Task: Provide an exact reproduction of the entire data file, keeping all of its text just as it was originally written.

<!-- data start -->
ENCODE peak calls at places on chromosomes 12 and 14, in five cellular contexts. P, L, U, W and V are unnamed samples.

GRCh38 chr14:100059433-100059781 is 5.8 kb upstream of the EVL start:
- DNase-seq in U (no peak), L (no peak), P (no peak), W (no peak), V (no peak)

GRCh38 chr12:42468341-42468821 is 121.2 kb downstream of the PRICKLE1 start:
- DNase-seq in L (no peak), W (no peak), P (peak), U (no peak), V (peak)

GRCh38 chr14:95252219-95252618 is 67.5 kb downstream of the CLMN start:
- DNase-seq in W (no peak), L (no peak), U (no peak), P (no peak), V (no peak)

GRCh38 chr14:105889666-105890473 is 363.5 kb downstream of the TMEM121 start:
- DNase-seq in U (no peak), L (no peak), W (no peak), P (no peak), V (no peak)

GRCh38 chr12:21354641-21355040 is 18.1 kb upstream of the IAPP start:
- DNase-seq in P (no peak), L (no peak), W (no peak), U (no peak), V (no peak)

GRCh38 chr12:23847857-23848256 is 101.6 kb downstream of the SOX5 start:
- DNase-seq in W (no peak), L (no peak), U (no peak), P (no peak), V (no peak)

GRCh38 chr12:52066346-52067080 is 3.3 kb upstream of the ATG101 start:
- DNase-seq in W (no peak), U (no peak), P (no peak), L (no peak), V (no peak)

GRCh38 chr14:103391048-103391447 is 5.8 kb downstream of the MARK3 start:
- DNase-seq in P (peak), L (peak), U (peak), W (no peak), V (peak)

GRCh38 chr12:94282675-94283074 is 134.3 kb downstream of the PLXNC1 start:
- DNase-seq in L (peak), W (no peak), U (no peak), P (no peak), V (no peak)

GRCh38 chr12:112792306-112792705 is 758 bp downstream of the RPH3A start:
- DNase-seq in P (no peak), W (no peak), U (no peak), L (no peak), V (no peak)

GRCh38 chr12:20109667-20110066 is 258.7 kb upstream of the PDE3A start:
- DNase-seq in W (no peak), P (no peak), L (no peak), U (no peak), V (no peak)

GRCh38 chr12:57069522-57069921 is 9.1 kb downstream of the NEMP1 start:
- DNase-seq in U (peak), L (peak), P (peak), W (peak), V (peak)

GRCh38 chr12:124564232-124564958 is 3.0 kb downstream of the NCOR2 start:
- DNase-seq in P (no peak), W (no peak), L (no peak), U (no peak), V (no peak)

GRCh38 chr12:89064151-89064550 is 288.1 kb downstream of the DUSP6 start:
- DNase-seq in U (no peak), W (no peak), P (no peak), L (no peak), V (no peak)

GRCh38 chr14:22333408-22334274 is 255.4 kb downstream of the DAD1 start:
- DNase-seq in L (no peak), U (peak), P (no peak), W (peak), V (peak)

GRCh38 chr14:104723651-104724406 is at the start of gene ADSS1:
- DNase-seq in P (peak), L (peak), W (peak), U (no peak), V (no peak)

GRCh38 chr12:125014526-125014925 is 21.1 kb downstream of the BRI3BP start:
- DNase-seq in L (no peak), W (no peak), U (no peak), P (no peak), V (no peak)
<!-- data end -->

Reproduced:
ENCODE peak calls at places on chromosomes 12 and 14, in five cellular contexts. P, L, U, W and V are unnamed samples.

GRCh38 chr14:100059433-100059781 is 5.8 kb upstream of the EVL start:
- DNase-seq in U (no peak), L (no peak), P (no peak), W (no peak), V (no peak)

GRCh38 chr12:42468341-42468821 is 121.2 kb downstream of the PRICKLE1 start:
- DNase-seq in L (no peak), W (no peak), P (peak), U (no peak), V (peak)

GRCh38 chr14:95252219-95252618 is 67.5 kb downstream of the CLMN start:
- DNase-seq in W (no peak), L (no peak), U (no peak), P (no peak), V (no peak)

GRCh38 chr14:105889666-105890473 is 363.5 kb downstream of the TMEM121 start:
- DNase-seq in U (no peak), L (no peak), W (no peak), P (no peak), V (no peak)

GRCh38 chr12:21354641-21355040 is 18.1 kb upstream of the IAPP start:
- DNase-seq in P (no peak), L (no peak), W (no peak), U (no peak), V (no peak)

GRCh38 chr12:23847857-23848256 is 101.6 kb downstream of the SOX5 start:
- DNase-seq in W (no peak), L (no peak), U (no peak), P (no peak), V (no peak)

GRCh38 chr12:52066346-52067080 is 3.3 kb upstream of the ATG101 start:
- DNase-seq in W (no peak), U (no peak), P (no peak), L (no peak), V (no peak)

GRCh38 chr14:103391048-103391447 is 5.8 kb downstream of the MARK3 start:
- DNase-seq in P (peak), L (peak), U (peak), W (no peak), V (peak)

GRCh38 chr12:94282675-94283074 is 134.3 kb downstream of the PLXNC1 start:
- DNase-seq in L (peak), W (no peak), U (no peak), P (no peak), V (no peak)

GRCh38 chr12:112792306-112792705 is 758 bp downstream of the RPH3A start:
- DNase-seq in P (no peak), W (no peak), U (no peak), L (no peak), V (no peak)

GRCh38 chr12:20109667-20110066 is 258.7 kb upstream of the PDE3A start:
- DNase-seq in W (no peak), P (no peak), L (no peak), U (no peak), V (no peak)

GRCh38 chr12:57069522-57069921 is 9.1 kb downstream of the NEMP1 start:
- DNase-seq in U (peak), L (peak), P (peak), W (peak), V (peak)

GRCh38 chr12:124564232-124564958 is 3.0 kb downstream of the NCOR2 start:
- DNase-seq in P (no peak), W (no peak), L (no peak), U (no peak), V (no peak)

GRCh38 chr12:89064151-89064550 is 288.1 kb downstream of the DUSP6 start:
- DNase-seq in U (no peak), W (no peak), P (no peak), L (no peak), V (no peak)

GRCh38 chr14:22333408-22334274 is 255.4 kb downstream of the DAD1 start:
- DNase-seq in L (no peak), U (peak), P (no peak), W (peak), V (peak)

GRCh38 chr14:104723651-104724406 is at the start of gene ADSS1:
- DNase-seq in P (peak), L (peak), W (peak), U (no peak), V (no peak)

GRCh38 chr12:125014526-125014925 is 21.1 kb downstream of the BRI3BP start:
- DNase-seq in L (no peak), W (no peak), U (no peak), P (no peak), V (no peak)